I just came across this alarmingly uncritical analysis of MMT in the NYT.
M.M.T., as it’s known, is attracting a conspicuous number of fans in an unexpected place: Wall Street. Money managers, chief executives and business analysts maintain that the approach offers several important and overlooked insights, and far from finding it fanciful or deranged, they are using M.M.T. to build economic forecasts and even trading strategies.
"Unexpected place"!? Can we have some sense of a class analysis please? We teeter on the brink of one:
Wall Street is not immune to the herd mentality, but Mr. Koo and several other analysts argued that academic economists had a vested interest in certain theories and were, therefore, more likely to suffer from groupthink.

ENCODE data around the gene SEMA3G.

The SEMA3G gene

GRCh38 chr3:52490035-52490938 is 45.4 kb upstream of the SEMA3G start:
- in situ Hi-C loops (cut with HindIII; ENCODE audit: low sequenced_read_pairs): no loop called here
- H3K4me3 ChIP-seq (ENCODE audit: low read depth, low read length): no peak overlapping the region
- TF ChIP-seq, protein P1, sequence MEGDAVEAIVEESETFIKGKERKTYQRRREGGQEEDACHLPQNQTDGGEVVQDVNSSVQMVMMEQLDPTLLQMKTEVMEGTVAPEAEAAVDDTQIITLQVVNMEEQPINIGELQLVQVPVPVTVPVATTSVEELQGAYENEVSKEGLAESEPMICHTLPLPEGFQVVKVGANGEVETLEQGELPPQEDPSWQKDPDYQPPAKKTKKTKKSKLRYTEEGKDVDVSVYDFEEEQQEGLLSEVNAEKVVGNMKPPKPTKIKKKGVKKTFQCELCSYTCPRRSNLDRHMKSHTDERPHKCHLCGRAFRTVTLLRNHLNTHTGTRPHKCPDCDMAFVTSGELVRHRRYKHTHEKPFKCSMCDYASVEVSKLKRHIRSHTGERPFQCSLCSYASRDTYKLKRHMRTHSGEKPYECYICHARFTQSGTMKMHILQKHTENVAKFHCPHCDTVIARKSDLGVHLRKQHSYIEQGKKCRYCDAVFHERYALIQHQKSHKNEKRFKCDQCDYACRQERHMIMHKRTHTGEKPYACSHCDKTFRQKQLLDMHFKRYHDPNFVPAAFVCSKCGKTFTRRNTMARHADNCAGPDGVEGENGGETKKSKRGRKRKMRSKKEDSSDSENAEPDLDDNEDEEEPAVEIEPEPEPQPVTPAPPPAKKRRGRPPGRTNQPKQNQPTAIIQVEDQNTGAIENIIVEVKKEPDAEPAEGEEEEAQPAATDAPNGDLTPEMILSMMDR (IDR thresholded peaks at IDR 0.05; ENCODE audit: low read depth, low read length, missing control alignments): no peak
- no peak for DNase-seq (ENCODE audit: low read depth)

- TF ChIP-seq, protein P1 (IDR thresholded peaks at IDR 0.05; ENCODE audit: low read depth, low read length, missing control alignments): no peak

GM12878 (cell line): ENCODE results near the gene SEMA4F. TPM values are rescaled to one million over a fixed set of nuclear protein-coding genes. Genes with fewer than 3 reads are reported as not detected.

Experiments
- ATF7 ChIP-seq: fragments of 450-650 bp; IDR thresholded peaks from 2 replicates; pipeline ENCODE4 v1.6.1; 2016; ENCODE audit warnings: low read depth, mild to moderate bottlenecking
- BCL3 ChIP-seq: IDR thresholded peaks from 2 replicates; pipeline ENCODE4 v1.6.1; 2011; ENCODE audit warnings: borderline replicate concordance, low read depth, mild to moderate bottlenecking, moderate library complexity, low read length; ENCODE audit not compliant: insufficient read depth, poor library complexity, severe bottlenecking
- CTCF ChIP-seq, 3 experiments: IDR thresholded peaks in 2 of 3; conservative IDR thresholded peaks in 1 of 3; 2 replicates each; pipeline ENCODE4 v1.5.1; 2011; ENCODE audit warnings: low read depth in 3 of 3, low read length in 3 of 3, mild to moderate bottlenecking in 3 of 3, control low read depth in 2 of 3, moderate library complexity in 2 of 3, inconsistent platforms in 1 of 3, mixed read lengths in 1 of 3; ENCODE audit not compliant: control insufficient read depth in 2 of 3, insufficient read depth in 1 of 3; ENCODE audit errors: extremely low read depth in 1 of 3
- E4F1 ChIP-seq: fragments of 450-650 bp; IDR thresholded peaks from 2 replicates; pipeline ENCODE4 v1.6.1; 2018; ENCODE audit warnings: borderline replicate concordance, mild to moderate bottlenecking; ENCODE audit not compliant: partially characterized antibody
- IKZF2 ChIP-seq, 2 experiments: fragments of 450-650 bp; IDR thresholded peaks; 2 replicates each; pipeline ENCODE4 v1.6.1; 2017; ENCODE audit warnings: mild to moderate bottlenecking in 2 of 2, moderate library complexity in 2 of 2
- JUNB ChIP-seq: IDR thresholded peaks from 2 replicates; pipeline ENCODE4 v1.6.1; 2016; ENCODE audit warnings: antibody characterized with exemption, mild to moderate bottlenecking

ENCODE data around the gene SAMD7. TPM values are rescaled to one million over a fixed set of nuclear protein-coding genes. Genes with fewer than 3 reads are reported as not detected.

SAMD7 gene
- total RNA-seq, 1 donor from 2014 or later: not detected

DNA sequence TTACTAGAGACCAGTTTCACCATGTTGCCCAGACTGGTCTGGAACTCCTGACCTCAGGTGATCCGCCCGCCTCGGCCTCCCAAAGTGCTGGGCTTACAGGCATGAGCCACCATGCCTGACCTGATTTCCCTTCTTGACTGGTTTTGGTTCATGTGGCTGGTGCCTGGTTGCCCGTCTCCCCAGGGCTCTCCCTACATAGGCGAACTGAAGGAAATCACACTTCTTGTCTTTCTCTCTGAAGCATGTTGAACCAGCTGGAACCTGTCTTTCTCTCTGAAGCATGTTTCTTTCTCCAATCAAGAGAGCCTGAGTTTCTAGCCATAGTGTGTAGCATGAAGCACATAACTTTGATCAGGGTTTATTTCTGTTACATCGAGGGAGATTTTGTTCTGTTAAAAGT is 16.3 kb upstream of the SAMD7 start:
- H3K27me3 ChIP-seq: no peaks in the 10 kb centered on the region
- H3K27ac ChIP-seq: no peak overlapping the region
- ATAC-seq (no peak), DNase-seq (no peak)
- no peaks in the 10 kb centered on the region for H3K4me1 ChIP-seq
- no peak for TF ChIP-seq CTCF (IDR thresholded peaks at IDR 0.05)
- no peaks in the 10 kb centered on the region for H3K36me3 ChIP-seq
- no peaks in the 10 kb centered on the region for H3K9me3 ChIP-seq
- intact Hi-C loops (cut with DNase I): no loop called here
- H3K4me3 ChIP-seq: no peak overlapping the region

Yes, academic economists might have vested interests. Also, "money managers, chief executives and business analysts" might have vested interests. No?
We can start with this gem:
Mr. Biscardi described himself as a libertarian and conservative. To him, modern monetary theory means not only more government spending on infrastructure, but also lower taxes on the wealthy. After all, if government deficits can grow larger, there’s no need to raise as much revenue.
If MMT is a way to lower taxes on the rich, surely we are doing it wrong.
More to come.